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For Pluto, summer has always started with a trip to the planetarium. It’s the launch to her favorite season, which also includes visits to the boardwalk arcade, working in her mom’s pizzeria, and her best friend Meredith’s birthday party. But this summer, none of that feels possible.
A month before the end of the school year, Pluto’s frightened mom broke down Pluto’s bedroom door. What came next were doctor’s appointments, a diagnosis of depression, and a big black hole that still sits on Pluto’s chest, making it too hard to do anything.
Pluto can’t explain to her mom why she can’t do the things she used to love. And it isn’t until Pluto’s dad threatens to make her move with him to the city—where he believes his money, in particular, could help—that Pluto becomes desperate enough to do whatever it takes to be the old Pluto again.
She develops a plan and a checklist: If she takes her medication, if she goes to the planetarium with her mom for her birthday, if she successfully finishes her summer school work with her tutor, if she goes to Meredith’s birthday party . . . if she does all the things that “normal” Pluto would do, she can stay with her mom in Jersey. But it takes a new therapist, a new tutor, and a new (and cute) friend with a checklist and plan of her own for Pluto to learn that there is no old and new Pluto. There’s just her.
About the Author
NICOLE MELLEBY, a born-and-bred Jersey girl, is the author of the highly praised novels How to Become a Planet, In the Role of Brie Hutchens… and Hurricane Season. She lives with her partner and their cat, whose need for attention oddly aligns with Nicole’s writing schedule.
One of The Nerd Daily's “Anticipated Queer Book Releases You Can’t Miss in 2021”
One of Lambda Literary's “May’s Most Anticipated LGBTQ Literature”
“As always, Melleby naturally integrates her queer protagonist’s discovery of her sexuality into a larger story. The love of space that Pluto shares with her mother (whose own stress level is honestly portrayed) informs her way of thinking about herself and the world; Pluto’s interest in the history of the Challenger disaster is just one reason this introspective novel might appeal to fans of Erin Entrada Kelly’s We Dream of Space.”
—The Horn Book Magazine
“Nicole Melleby, author of "In the Role of Brie Hutchins," offers a sensitive, pitch-perfect portrayal of a girl battling depression and anxiety disorder the summer before 8th grade in this excellent novel for middle-grade readers. … This is an important and ultimately hopeful book.”
—The Buffalo News
“An outstanding book.”
—The City Book Review, Kid’s Book Buzz
“Sprinkled with astronomy-related metaphors related to a planet’s properties, this acutely observed, authentically told tale by Melleby (In the Role of Brie Hutchens...) thoughtfully portrays Pluto’s relationship with her worried single mother, the girl’s urgent desire to 'be fixed,' and her intense—and at times overpowering—depressive episodes. Compassionate secondary characters and a strong sense of place further buoy the narrative.”
—Publishers Weekly, starred review
“A raw yet honest portrayal of a young person’s experience with depression, this is a must-read for both middle grade readers and the teachers, counselors, parents, and other adults who interact daily with youth undergoing similar experiences.”
—School Library Journal, starred review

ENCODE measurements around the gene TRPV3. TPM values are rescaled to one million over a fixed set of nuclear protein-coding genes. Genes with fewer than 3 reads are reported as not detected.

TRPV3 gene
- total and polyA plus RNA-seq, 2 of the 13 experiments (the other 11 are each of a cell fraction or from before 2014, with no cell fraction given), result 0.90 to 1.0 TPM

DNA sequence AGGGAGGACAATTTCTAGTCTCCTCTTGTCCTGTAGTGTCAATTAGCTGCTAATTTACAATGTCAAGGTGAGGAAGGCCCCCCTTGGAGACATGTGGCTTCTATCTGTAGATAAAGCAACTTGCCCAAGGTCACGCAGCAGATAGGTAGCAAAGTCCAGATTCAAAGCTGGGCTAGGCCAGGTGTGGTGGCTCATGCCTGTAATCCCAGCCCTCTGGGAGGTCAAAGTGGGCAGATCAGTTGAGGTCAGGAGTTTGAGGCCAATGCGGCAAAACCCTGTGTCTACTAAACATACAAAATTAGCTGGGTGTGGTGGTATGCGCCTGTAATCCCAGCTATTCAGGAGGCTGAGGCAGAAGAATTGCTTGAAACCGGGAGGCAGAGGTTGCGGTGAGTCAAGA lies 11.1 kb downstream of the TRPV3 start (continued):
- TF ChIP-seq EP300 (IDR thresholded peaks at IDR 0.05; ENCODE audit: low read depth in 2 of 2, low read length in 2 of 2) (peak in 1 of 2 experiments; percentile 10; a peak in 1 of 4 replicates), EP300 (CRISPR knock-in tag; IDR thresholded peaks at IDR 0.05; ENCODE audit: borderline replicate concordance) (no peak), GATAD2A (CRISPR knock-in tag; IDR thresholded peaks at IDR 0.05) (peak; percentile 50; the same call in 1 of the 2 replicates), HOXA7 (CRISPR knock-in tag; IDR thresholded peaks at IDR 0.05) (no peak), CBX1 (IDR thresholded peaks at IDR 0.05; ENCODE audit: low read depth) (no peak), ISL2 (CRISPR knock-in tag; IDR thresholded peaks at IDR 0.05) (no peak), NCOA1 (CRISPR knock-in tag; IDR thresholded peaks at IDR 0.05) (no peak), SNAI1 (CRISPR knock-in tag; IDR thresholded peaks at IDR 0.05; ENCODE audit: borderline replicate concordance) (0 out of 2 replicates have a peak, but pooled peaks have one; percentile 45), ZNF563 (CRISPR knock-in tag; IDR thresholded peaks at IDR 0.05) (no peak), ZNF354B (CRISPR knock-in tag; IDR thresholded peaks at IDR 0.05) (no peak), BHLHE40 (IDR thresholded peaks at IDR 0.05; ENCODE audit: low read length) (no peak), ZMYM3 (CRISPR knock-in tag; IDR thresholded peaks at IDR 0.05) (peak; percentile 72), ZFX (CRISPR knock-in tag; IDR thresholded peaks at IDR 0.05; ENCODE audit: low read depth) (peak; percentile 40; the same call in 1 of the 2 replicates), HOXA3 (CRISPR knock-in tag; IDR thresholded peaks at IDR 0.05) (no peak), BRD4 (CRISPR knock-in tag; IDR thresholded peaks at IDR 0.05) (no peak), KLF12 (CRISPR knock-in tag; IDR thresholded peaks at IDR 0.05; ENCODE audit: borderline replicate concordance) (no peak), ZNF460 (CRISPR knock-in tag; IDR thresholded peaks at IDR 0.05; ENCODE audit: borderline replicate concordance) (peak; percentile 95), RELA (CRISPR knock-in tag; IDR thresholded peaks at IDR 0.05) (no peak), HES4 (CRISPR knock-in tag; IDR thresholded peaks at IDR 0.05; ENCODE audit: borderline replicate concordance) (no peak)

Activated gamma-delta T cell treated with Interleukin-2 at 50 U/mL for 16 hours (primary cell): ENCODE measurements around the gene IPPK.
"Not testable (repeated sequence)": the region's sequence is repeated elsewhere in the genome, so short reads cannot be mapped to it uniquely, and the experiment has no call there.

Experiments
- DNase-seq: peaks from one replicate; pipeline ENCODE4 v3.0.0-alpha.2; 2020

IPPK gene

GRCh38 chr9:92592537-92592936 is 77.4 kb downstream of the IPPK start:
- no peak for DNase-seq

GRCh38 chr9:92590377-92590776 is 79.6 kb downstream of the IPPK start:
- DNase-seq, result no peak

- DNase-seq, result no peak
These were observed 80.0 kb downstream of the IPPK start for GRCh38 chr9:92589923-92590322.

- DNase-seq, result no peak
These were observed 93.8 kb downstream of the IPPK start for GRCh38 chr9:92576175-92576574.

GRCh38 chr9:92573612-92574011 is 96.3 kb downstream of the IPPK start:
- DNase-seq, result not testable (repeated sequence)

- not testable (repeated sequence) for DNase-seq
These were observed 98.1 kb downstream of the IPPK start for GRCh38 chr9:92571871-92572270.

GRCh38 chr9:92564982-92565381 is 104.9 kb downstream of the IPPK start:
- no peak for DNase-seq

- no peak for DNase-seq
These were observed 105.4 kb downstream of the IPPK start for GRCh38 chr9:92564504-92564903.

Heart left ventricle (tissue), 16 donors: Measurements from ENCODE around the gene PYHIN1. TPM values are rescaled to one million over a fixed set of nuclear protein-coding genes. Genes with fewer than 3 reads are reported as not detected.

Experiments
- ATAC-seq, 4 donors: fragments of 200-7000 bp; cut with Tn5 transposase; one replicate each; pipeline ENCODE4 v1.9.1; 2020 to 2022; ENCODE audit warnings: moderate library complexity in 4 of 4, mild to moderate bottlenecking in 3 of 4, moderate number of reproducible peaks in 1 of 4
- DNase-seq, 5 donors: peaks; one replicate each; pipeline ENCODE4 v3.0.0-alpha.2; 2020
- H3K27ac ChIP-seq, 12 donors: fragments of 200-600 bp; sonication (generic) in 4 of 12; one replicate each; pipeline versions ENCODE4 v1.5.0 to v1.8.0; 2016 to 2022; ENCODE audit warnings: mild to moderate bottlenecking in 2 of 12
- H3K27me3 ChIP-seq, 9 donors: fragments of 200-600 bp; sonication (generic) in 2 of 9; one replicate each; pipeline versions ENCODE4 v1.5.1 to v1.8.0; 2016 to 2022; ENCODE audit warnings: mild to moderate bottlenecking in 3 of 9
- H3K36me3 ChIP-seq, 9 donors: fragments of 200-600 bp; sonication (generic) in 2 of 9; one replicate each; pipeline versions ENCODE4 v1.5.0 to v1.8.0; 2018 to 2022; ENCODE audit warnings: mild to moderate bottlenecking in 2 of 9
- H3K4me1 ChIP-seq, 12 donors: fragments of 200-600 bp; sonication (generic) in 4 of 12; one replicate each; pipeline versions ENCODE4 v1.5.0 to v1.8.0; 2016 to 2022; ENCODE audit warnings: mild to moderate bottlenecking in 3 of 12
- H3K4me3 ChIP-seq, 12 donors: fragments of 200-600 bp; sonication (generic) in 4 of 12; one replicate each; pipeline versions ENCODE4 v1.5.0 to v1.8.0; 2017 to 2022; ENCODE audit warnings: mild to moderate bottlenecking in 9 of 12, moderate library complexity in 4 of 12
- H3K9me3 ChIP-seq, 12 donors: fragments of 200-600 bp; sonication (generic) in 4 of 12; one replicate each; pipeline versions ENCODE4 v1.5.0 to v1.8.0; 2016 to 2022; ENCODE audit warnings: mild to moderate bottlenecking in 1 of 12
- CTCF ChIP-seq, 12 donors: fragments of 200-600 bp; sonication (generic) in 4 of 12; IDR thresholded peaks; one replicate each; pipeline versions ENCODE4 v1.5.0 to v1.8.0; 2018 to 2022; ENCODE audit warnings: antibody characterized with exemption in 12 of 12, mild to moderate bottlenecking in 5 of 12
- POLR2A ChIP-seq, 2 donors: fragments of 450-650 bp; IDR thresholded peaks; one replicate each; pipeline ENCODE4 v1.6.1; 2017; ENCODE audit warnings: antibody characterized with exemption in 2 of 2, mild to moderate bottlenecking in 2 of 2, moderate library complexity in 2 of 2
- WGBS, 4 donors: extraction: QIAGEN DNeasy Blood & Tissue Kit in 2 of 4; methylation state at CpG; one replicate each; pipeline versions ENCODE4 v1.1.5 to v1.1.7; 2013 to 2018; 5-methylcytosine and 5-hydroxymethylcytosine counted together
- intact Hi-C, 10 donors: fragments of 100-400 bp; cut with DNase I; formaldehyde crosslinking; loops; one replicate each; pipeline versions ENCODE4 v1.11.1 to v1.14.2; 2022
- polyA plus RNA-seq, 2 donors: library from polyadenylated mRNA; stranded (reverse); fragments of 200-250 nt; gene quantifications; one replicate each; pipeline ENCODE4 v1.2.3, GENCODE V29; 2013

“Lambda Literary Awards finalist Melleby tackles the gravitational force of the youth mental health crisis . . . Readers will find insight and compassion around setting realistic goals and navigating results that may not match initial expectations . . . A realistic, hopeful account of personal recovery and discovery.”
“Pluto's struggles to manage her depression are all very true to life, and Melleby handles the subject with respect and empathy. She extends that empathetic tone to the people in Pluto's orbit, who want to help but don't always know how, especially when their well-meaning attempts have unintended consequences. A character-driven novel with a hopeful tone that will resonate with many tweens.”
“The visceral details of the struggle to get out of bed, shower, and greet the day offer insight into the sheer weight of Pluto’s depression, and the frustrated efforts of family and friends to help, help, and keep helping are also compassionately portrayed.”
—The Bulletin of the Center for Children's Books
“Nuanced and honest to a fault, How to Become a Planet is an inspiring and educative story about how mental illness affects children and how peer and family acceptance can go a long way in fighting the isolation self-stigma often engenders.”
—The Nerd Daily
“Both empowering and comforting, How to Become a Planet will break your heart and infuse it with hope all at once. A beautiful, essential read.”
—Ashley Herring Blake, author of the Stonewall Honor book, Ivy Aberdeen’s Letter to the World
“How do you solve a problem, when it feels like the problem is you? Sensitive, authentic, and expertly crafted, How to Become a Planet rockets readers on a young girl's wavering journey toward self-acceptance and recovery. Pluto's story pummels the heart, leaving it aching and tender—yet, like its hero, stronger as well.”
—Lisa Jenn Bigelow, author of the Lambda Literary Award book, Hazel's Theory of Evolution
“Melleby takes a sensitive and nuanced approach to portraying mental illness in How to Become a Planet. I loved getting pulled into the orbit of Pluto's life as she navigates diagnoses of depression and anxiety, changing relationships with her mom and classmates, and her first crush over the course of one summer. An accessible, inclusive, and beautifully hopeful story.”
—A.J. Sass, author of Ana on the Edge